Of course, it's not as if it's impossible to live there. Ithaca suburbia is far away from, say, living in suburban NYC relative to Manhattan, meaning you have some kind of hours long commute. I just think it's inconvenient compared to other places in town. A 20 minute bike ride to campus in summer is awesome. What's not so awesome is that most of the academic year here is freezing, and waiting for a long time outside for a bus stuck in traffic and/or having to worry about waiting even longer because you've missed the only one for the next 40 minutes is annoying. And sure, you're closer to the malls...but those aren't really very walkable environments anyway. 

 

There's a reason apartments in that area are priced more cheaply for what you get than those in the city proper.

 

 

Has any of you guys lived in Berkeley (only college town I've been). If so, or even if not so, I'd love to hear your thoughts on how Ithaca compare in terms of:

 

- bike-ability

- availability/price of groceries (I cook my own meals, mostly; don't eat out much)

- availability of "study cafes" (e.g. not the neigborhood Starbucks with the AC and music cranked up rendering you progressively deafer and dumber)

- natural scenery

 

Given the above factors as desirables, which neighborhoods/sides of campus (north, south, east, west) would you recommend? I enjoy biking so distance from campus is not a big deal as long as it's bikeable within 20 mins.

 

Thanks a lot (and if you have questions re Berkeley feel free to pm me!)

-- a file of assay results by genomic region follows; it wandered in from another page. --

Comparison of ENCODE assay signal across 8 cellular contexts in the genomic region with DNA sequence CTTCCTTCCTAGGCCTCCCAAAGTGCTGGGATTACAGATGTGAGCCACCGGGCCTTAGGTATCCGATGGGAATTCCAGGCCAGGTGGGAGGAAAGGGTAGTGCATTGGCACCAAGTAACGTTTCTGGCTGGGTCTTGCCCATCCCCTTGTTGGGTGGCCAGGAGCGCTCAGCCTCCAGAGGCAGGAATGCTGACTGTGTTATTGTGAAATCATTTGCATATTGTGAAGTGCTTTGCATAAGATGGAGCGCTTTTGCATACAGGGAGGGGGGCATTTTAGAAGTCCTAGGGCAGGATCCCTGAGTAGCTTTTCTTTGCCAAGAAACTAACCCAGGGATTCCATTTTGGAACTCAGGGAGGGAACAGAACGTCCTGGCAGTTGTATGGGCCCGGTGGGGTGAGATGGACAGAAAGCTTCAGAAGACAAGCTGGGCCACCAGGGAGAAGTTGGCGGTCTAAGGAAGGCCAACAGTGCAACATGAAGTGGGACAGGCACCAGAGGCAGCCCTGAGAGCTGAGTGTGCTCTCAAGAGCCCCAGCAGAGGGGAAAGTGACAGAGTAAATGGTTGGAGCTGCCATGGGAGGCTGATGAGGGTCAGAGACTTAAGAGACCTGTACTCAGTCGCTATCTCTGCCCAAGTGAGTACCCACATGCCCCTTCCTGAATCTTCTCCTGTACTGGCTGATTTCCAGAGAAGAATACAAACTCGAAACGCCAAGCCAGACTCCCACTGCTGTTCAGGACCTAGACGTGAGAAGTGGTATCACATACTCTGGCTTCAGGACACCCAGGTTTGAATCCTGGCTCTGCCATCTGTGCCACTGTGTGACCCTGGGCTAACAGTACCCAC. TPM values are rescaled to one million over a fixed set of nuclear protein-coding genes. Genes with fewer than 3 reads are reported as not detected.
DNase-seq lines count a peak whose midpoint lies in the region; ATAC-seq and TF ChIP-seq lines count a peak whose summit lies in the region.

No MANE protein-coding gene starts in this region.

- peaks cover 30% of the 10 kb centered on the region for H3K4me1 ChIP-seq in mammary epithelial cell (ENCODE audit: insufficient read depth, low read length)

I haven't been to Berkeley but I think I can address some of these desirables in general. From the photos I've seen of B, I'd say Ithaca is comparable if not better in terms of natural beauty (there's no San Francisco to gaze out upon, of course, but there is a similar hill/vista toward a large body of water setup, plus four seasons, which keeps things varied and fresh...and a ton of gorges and waterfalls, something Berkeley does not have).

 

There are a bunch of supermarkets in town, but they generally cluster toward the southwest, far away from campus. There's no real supermarket within an easy walk of the school. And the southwestern grocery stores require a bus transfer to reach from campus as well (another reason why I find living downtown convenient - since the buses converge here, you don't really ever have to transfer, and there is at least a smallish supermarket downtown as well). If you have a car, any of the grocery stores are a fairly quick drive, though. Beyond larger grocery stores, there are plenty of mini-marts, convenience stores, bodegas, etc. all over, and a fairly cheap grocery delivery service called Rosie.

 

Grocery prices vary, but there's nothing spectacularly cheap. If you've spent time in the SF Bay area you're probably used to Trader Joe's, which is cheap and fairly decent quality. You can get good quality groceries in Ithaca, but prices at Wegmans and GreenStar (the local, somewhat smaller, more health-focused version of Whole Foods) aren't as good a value as at TJ's. 

 

In the warmer summer months there's a Farmer's Market that features a ton of affordable (and also a ton of not so affordable) food. It's an amazing experience, actually; it feels more like some kind of gourmet foodie festival than a rural farmer's market (though you can also get everything you'd normally get at a farmer's market there). The market is also fairly distant from campus by foot/bike/bus, but it's only open two days a week anyway, so it's kind of a special trip.